NORTH TEXAS (CBSDFW.COM) - What scares you? A dark room? The sound of shattering glass?
You may be surprised to learn what happens to the human body when we're scared.
"Fear is defined as an emotional response to a perceived threat," head of the neuroscience program at The University of Texas, Dallas, Dr. Christa McIntyre said.
"It involves a physiological change so when we experience something fearful the brain signals to our adrenal glands," she said.
CBS11 News anchor Kaley O'Kelley went in as a guinea pig in our experiment exploring the science of fear.
In this case, the creepy lab was a place called Dark Hour Haunted House in Plano.
The famed Allen Hopps designed the year round scare factory. Hopps specializes in scaring people -- really scaring them. He consults people all over the world who are in the business of frightening people at haunted houses.
"One of the things we do to disorient people is you have them make 60 degree turns, 120 degree turn" he said. "They have no idea where they are, it's really hard to orient themselves."
O'Kelley, who struggled to see anything in one of the Dark Hour's dark rooms, exemplified Hopps' theory.
CBS11 News cameras caught things she can't see creeping up behind her. Creatures were slinking behind and around the frazzled anchor. At one point a monitor measured her heart rate near 170. She felt cold and was disgusted to the point of gagging because of a terrible smell.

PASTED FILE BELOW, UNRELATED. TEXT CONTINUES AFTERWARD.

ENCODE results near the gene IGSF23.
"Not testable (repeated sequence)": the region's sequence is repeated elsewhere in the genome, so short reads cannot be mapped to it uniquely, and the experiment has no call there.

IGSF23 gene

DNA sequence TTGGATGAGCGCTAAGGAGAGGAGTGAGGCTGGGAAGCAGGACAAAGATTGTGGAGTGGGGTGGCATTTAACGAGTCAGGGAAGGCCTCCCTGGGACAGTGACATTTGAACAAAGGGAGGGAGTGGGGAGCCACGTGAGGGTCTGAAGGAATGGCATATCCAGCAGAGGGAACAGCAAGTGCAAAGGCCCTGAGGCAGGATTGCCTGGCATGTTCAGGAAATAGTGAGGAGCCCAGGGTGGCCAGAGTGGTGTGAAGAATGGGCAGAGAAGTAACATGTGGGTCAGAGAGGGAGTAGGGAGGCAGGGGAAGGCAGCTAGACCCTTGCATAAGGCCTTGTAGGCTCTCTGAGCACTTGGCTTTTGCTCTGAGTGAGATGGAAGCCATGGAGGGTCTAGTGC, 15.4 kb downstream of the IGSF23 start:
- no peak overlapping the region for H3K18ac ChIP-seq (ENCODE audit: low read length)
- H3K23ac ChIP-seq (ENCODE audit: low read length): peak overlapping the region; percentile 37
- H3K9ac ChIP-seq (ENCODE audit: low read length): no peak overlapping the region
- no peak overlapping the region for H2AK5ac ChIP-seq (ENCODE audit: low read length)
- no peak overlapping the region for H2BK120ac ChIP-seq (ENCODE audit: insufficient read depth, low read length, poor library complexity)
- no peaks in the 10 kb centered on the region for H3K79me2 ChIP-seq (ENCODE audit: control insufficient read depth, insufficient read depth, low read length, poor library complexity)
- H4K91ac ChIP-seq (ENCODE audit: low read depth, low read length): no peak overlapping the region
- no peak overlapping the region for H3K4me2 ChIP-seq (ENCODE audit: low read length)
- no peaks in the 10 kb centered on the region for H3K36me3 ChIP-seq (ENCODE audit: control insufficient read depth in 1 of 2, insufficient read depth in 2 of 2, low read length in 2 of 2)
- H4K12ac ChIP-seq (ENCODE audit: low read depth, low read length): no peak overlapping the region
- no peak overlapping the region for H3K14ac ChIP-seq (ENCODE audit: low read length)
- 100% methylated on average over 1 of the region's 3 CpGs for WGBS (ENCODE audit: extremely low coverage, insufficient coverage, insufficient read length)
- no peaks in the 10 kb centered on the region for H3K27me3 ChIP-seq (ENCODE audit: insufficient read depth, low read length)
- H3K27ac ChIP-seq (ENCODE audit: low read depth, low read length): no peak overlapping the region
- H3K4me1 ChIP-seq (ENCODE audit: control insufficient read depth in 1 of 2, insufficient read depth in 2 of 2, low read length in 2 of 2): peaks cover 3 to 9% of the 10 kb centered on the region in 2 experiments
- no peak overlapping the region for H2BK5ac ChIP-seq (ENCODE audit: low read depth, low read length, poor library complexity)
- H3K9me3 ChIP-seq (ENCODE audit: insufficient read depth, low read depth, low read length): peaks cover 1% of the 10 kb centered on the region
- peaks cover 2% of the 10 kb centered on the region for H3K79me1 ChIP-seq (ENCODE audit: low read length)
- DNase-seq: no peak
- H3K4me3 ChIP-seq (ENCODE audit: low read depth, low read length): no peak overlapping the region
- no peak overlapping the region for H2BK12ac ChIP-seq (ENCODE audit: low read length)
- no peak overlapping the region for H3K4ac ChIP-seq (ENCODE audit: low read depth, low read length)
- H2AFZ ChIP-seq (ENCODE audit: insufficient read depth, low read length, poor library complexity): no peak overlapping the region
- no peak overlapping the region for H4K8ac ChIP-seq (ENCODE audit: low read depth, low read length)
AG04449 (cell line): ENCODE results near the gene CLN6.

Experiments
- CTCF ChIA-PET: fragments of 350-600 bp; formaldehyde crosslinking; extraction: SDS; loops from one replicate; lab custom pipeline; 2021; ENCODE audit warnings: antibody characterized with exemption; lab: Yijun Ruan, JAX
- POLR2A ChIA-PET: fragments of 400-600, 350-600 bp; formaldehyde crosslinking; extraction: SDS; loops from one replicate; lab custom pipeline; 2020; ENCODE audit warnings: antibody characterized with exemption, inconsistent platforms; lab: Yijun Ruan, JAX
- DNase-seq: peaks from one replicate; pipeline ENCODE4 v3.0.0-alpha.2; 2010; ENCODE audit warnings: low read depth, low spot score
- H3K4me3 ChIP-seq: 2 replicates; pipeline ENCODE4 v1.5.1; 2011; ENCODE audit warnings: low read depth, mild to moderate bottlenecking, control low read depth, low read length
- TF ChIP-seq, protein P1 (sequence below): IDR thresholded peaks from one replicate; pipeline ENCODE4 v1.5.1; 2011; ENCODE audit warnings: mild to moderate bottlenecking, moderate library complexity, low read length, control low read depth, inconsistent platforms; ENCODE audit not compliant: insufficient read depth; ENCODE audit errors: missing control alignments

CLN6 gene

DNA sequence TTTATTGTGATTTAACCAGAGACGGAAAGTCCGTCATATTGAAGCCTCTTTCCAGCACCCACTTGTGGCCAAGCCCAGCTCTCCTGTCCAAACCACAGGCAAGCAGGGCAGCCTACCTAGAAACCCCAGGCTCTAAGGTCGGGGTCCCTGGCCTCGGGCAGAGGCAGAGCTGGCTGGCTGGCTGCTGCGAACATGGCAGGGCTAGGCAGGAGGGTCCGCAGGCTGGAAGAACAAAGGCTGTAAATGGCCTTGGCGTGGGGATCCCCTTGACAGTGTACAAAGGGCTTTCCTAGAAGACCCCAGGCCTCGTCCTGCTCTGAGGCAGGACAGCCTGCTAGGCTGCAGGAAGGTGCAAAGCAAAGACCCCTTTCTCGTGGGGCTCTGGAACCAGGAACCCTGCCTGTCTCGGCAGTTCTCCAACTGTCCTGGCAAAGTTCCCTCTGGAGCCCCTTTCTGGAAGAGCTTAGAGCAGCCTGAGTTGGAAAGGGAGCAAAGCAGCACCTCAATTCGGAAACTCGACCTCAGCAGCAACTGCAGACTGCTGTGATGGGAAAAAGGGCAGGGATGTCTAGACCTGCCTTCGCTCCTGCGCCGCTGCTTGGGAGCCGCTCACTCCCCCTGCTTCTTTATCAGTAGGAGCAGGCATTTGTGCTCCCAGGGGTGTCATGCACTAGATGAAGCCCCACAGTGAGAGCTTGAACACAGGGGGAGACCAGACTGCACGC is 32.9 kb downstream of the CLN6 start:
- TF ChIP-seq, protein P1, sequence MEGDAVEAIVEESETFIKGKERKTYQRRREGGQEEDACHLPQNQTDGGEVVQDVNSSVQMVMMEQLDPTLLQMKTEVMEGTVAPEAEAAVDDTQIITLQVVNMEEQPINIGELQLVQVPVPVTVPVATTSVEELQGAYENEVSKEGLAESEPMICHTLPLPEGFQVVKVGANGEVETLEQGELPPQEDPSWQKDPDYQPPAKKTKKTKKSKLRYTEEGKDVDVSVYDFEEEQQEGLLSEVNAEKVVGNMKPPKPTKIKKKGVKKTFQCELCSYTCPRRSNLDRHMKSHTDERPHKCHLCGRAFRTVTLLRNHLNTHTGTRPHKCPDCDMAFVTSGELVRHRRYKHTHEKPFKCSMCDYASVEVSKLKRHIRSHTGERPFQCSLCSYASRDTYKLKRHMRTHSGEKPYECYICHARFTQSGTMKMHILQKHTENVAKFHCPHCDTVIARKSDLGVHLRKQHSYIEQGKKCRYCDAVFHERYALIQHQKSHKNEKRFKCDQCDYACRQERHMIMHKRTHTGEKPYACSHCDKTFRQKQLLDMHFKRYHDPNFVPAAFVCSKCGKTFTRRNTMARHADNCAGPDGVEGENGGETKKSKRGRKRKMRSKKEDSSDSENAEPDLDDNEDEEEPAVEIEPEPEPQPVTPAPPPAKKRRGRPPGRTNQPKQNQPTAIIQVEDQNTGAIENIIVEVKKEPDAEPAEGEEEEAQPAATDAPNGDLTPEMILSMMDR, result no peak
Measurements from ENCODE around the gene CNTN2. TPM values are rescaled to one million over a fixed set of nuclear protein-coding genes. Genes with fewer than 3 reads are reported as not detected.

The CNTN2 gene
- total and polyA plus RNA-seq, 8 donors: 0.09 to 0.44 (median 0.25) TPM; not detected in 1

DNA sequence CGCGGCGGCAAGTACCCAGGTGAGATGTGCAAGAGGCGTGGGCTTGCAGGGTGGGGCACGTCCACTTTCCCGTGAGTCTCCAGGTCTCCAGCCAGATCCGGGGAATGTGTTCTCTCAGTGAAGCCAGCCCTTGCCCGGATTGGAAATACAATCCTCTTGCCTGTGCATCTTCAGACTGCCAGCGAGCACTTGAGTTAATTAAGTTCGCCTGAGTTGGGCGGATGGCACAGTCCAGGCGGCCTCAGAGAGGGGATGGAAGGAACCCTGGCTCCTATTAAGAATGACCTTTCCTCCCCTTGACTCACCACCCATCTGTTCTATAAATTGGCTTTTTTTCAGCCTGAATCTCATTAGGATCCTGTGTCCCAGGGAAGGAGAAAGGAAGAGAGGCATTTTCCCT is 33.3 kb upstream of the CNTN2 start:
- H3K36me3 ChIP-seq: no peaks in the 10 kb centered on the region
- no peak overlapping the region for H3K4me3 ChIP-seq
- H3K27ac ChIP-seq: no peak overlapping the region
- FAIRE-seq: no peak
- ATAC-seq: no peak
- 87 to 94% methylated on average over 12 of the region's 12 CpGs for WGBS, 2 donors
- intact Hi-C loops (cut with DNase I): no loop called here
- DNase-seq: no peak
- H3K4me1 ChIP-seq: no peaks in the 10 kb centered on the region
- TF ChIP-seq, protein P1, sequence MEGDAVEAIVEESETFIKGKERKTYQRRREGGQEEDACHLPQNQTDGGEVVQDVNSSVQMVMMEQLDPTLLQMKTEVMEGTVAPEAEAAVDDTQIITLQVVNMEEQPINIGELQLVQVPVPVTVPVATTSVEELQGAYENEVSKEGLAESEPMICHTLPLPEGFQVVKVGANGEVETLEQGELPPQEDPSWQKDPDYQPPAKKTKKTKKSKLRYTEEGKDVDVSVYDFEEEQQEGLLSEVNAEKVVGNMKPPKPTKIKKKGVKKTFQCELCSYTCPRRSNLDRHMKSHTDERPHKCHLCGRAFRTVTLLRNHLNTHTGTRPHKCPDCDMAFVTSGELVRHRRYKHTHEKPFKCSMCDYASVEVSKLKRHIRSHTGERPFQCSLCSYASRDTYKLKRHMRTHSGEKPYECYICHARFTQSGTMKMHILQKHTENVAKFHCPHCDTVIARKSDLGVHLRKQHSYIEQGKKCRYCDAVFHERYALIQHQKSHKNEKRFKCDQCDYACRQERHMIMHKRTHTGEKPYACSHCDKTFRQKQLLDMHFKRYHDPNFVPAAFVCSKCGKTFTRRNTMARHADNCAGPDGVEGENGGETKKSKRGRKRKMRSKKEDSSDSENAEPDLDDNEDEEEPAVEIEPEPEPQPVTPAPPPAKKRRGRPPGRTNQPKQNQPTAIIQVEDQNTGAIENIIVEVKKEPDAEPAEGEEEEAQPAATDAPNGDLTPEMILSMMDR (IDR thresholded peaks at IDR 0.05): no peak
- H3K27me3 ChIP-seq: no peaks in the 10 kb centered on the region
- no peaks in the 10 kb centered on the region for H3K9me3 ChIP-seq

At one point it was too much for O'Kelley.
Dr. McIntyre said those were all classic signs of someone who is scared. The body is signaling her to get out. "Adrenalin is released into our bloodstream it causes our heart to start racing," Dr. McIntyre said. "It increases our lung capacity, and our blood flow moves
away from the skin so we look pale."
Dr. McIntyre said we are born with some fears. "There is some evidence of people who have a fear of snakes, rats and even spiders. People just seem to have an aversion to things that are approaching."
It's that science Hopps in collaboration with Dark Hour Haunted House uses.
"We want dry heaving, it's posture," he said, referring to a crouched posture of a scared person. "It is a victim pose, my guard is down, I'm weak -- that's a magnet for my actors."
Ultimately fear has a reason. It is so people learn to protect ourselves from danger. And the physiological changes in the body help people move away from things that may hurt them, as fast as they can.
"We have the primitive response that helps us to get out of danger very quickly and that's protective," Dr. McIntyre said.
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